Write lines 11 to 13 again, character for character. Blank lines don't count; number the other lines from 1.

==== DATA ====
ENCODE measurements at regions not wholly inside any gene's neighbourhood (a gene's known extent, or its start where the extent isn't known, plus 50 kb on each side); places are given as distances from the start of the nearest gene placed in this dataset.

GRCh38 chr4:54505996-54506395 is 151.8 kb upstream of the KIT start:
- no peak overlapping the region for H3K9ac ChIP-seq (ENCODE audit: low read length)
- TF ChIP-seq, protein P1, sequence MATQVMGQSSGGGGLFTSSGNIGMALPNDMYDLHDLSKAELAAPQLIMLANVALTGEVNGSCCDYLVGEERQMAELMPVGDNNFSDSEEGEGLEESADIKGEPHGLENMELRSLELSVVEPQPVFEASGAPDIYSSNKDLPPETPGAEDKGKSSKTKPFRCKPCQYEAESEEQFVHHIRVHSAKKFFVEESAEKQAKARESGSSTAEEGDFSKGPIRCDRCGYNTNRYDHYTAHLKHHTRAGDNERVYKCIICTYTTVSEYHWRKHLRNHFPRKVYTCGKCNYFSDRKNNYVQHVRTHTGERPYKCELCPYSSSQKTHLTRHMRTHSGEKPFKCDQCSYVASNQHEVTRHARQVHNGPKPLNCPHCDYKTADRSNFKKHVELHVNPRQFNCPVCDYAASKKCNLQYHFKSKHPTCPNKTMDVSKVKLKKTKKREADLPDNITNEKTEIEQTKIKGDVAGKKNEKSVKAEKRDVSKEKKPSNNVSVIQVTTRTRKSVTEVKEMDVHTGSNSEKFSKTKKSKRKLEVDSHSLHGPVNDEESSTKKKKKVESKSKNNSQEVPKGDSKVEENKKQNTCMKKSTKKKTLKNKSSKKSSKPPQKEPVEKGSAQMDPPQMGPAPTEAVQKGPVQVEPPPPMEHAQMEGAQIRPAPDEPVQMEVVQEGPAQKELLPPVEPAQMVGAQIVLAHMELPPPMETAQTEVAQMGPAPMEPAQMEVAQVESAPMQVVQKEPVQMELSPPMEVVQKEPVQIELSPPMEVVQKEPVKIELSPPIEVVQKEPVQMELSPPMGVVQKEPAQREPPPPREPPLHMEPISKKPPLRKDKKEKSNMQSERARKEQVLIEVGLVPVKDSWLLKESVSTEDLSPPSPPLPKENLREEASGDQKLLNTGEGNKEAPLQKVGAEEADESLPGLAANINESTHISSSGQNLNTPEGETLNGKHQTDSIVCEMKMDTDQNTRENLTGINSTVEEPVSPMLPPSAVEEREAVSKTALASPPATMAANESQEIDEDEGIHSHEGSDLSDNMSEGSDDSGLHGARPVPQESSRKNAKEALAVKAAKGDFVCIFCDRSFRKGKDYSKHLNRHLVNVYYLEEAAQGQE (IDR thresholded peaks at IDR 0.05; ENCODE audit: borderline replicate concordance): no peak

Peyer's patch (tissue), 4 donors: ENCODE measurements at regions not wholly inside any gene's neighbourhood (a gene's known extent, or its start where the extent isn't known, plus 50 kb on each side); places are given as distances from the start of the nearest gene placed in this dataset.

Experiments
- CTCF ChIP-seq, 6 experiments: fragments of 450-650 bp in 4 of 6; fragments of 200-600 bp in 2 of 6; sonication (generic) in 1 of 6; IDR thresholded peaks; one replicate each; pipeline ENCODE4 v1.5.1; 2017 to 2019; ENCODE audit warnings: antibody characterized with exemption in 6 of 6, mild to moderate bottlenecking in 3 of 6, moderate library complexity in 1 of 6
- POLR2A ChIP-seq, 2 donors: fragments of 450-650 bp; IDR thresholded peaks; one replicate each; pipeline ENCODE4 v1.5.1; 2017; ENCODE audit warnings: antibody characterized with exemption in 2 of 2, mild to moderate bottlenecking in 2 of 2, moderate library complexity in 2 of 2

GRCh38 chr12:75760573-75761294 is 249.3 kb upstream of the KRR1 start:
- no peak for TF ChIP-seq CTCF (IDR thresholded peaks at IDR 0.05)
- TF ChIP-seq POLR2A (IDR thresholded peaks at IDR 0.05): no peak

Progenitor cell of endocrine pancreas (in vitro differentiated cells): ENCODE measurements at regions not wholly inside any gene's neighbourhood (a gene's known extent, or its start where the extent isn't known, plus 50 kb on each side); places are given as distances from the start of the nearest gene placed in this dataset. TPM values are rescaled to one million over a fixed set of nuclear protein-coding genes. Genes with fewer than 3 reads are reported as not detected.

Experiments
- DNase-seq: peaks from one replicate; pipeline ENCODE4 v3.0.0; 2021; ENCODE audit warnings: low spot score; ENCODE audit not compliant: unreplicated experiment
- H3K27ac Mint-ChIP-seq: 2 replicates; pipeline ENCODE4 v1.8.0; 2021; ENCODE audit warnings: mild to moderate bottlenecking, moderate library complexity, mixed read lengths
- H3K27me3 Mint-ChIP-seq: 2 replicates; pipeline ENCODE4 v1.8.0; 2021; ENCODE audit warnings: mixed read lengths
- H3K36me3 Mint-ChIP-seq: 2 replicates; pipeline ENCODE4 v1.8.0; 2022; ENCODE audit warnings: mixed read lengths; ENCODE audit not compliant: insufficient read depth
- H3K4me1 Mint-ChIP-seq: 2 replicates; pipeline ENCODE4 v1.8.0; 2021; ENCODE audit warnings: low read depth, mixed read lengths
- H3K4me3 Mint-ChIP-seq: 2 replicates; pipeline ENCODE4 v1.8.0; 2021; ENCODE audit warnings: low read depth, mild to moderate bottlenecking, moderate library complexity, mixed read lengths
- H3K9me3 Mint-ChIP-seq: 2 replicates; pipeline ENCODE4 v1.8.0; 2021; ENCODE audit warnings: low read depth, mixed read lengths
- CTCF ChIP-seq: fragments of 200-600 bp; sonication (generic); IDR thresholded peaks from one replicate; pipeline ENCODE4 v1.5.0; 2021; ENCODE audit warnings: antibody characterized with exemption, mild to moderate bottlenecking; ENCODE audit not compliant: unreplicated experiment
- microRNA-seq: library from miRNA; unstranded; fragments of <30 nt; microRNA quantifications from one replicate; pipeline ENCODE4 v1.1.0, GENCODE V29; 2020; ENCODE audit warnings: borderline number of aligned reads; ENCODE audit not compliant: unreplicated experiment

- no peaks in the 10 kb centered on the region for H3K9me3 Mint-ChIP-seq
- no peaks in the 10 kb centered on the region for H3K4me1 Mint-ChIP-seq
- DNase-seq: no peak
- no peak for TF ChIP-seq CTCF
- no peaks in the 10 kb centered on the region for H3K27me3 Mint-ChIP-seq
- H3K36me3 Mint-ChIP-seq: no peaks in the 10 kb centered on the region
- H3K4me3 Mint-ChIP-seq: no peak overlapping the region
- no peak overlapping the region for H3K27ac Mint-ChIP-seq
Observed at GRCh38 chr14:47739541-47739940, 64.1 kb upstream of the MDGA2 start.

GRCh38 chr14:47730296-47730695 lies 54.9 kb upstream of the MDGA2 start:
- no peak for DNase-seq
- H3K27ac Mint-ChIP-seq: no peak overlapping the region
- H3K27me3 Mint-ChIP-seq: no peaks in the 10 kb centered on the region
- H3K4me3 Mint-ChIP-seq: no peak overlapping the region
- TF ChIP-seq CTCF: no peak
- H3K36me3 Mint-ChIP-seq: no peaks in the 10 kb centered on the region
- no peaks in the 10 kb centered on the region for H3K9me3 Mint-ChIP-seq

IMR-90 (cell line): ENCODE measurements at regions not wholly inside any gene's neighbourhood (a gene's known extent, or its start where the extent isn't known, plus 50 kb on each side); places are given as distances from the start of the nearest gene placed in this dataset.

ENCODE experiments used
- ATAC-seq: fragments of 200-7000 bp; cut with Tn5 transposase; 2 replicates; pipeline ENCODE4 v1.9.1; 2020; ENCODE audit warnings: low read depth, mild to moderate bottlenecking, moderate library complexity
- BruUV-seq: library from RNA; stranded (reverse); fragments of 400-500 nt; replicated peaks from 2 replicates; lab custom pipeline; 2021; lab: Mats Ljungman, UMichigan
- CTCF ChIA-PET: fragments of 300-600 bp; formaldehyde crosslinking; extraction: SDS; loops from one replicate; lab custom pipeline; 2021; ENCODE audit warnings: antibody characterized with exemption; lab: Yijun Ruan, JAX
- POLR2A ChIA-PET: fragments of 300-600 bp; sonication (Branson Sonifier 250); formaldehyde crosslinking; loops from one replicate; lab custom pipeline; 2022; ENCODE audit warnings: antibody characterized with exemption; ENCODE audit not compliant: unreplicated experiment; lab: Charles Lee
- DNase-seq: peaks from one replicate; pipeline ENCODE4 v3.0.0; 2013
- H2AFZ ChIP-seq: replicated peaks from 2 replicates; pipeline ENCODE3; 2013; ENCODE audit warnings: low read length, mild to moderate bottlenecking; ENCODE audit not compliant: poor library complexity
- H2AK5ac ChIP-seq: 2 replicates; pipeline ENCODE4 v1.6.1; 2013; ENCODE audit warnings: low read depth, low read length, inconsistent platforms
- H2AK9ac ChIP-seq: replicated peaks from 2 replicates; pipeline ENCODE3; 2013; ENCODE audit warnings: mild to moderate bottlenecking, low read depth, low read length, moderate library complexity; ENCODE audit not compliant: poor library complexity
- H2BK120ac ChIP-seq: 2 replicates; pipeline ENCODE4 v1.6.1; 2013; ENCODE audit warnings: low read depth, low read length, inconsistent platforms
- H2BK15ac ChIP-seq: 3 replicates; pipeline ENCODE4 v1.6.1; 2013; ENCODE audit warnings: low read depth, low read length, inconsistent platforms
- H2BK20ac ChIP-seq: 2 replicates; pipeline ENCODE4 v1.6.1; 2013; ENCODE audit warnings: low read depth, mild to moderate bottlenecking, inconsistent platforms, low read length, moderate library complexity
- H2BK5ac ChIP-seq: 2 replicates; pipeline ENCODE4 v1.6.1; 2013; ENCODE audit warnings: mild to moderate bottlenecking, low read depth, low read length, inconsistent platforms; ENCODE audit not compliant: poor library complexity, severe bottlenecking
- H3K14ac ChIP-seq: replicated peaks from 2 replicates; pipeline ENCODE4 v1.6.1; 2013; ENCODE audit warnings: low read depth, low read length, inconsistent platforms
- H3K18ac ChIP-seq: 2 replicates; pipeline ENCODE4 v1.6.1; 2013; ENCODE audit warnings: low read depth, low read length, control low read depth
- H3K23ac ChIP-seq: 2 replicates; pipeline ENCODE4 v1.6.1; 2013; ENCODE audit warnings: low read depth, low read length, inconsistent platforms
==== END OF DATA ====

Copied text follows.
- TF ChIP-seq POLR2A (IDR thresholded peaks at IDR 0.05): no peak

Progenitor cell of endocrine pancreas (in vitro differentiated cells): ENCODE measurements at regions not wholly inside any gene's neighbourhood (a gene's known extent, or its start where the extent isn't known, plus 50 kb on each side); places are given as distances from the start of the nearest gene placed in this dataset. TPM values are rescaled to one million over a fixed set of nuclear protein-coding genes. Genes with fewer than 3 reads are reported as not detected.

Experiments